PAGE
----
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    • Thanks David, the Azures are little stunners for colour and flight speed, and are smaller that the Sacred. We had a nest in the river bank last year in the Nasho which the rangers were trying to keep secret. We ise to watch the male fly in and out at great speed, similar to a Pardolope. It is interesting the Sacred are more like the Kookaburra in nesting preference than the Azure. The beak looks so disproportional to their tiny body and feet. Yes the male Wood Duck attack was interesting as it did not bother me being close most of the time, but only became over protective when a poor unsuspecting Cockie grazed too close to the chicks. It was quite humorous to watch, I only wish I was quick on the shutter, but then father duck turned on me. I was sad at first the photo blurred as I stepped back, but it adds action to it. Enjoy your week my friend 🙂

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  4. It was a delight to see your photos of both of your kingfishers, such beauties! Our Belted Kingfisher is not near as colorful. Loved a revisit with the Sulphur-crested Cockatoos and seeing all the blue soldier crabs and shore birds. Awesome photos, another great bird date outing, Ashley!!

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    • Thanks Donna, The Kingfishers are bright little birds, and quite agile, amazing how accurate they are as fishers, how they plunge into the water from some height and come straight back out with fish in mouth. My wife loves seeing the crabs marching in their platoons across the beach. They can feel you coming from some distance and begin to quicken their march into a faster pace 🙂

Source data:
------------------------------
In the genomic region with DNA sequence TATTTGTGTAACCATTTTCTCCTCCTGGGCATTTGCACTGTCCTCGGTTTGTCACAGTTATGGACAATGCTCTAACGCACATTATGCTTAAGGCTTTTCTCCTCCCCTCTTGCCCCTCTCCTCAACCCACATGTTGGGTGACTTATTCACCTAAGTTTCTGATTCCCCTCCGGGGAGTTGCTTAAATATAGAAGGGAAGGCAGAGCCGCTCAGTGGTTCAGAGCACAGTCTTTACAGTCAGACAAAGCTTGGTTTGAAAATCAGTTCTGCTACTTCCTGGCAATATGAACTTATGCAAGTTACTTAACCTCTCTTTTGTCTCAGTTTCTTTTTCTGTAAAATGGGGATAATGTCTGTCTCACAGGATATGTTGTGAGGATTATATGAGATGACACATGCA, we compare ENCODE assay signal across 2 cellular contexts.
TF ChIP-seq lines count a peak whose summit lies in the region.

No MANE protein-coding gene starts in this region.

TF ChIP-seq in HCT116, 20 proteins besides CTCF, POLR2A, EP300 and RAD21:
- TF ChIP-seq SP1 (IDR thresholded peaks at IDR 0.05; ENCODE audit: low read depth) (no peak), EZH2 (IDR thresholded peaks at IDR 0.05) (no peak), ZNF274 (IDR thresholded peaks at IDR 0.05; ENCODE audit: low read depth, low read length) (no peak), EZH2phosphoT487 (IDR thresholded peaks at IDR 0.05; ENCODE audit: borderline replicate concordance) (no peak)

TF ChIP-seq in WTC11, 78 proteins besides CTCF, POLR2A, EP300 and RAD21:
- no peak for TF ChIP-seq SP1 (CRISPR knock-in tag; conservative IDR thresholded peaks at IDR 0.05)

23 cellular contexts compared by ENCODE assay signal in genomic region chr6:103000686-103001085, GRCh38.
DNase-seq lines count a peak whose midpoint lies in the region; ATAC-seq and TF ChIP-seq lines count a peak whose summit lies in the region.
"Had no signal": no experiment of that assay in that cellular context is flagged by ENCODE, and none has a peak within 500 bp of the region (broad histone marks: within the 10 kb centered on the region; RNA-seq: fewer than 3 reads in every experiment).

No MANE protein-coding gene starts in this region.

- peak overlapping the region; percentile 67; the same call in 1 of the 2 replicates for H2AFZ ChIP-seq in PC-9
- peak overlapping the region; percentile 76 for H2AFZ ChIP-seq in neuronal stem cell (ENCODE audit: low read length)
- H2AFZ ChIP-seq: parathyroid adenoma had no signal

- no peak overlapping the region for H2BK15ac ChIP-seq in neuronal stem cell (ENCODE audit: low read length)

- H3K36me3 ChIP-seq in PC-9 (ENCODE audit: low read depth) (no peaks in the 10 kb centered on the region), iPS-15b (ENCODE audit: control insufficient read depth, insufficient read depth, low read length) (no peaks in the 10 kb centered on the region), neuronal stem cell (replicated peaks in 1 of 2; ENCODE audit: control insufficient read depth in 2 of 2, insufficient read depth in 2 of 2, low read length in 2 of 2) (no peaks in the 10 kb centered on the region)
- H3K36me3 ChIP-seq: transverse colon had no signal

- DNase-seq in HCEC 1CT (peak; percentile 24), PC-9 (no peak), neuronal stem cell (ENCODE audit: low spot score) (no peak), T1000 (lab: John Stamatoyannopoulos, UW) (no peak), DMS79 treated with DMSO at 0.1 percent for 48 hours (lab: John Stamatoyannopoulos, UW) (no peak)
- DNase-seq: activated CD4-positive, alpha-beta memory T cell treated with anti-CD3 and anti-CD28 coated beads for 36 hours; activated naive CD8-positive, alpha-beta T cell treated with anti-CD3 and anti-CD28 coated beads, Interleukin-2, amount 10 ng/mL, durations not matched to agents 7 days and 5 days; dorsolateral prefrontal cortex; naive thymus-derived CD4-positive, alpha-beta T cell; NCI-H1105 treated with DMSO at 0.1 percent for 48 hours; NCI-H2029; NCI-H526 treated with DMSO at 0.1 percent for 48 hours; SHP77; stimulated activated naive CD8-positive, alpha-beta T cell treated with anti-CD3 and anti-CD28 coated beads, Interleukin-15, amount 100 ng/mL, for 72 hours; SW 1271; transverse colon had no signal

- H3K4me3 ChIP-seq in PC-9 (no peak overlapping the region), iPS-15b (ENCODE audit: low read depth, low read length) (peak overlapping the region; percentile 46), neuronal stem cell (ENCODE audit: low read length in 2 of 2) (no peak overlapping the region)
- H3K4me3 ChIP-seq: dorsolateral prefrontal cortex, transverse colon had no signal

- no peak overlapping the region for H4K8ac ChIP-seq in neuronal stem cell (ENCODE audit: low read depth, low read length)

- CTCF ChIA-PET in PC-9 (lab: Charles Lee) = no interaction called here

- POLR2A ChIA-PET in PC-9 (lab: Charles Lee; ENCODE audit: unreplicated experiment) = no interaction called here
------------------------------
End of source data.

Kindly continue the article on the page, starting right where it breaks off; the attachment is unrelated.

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    • Thanks Mim, I am delighted that you enjoyed the birds, The wonderful thing about a birding outing is you never know what to expect. Some birds are predictable, but the highlight is always the unexpected gift of something special that has flown in in the moment. Praying you are doing well, it is great to see the beauty of your surrounds in your posts, it always makes me want to go back to living near the beach again, they were such lovely days. 🙂

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  5. What exhilarating finds, esp the Cockatoo in the tree. And the army of crabs is a fun surprise. Love to enlarge every photo for details – claws, beaks, feathers – so amazing!
    Thank you for sharing your birding date, I hope it stirs others to take their loved one out in God’s creation and marvel together. What a wonderful date!
    God bless you & lovely wife. 🦉

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    • Thanks again dear Lisa Beth for your most encouraging and appreciative comments. Yes one of our aims is to encourage birding as a healthy recreational pursuit, and also a great cure of empty nest syndrome (which will be mentioned in my next book release early next year. Many bird lovers have shared how they wish their partner has the same interest, especially after reading our AboutUs and the blog posts. We especially love having a meal (breakfast or lunch) in the National Park cafe as part of the date. Blessings to you both 🙂

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      • That’s lovely Sandra, Kingfishers are interesting birds to watch fish. I use to have a property in the country years ago and built a seat near our dam. To relax we could go and sit away from everything and just watch the Sacred Kingfisher fish the dam, it was so special.I love hoe their binocular vision is corrected for water refraction, so they are accurate fishers, another marvel of their amazing Creator. 🙂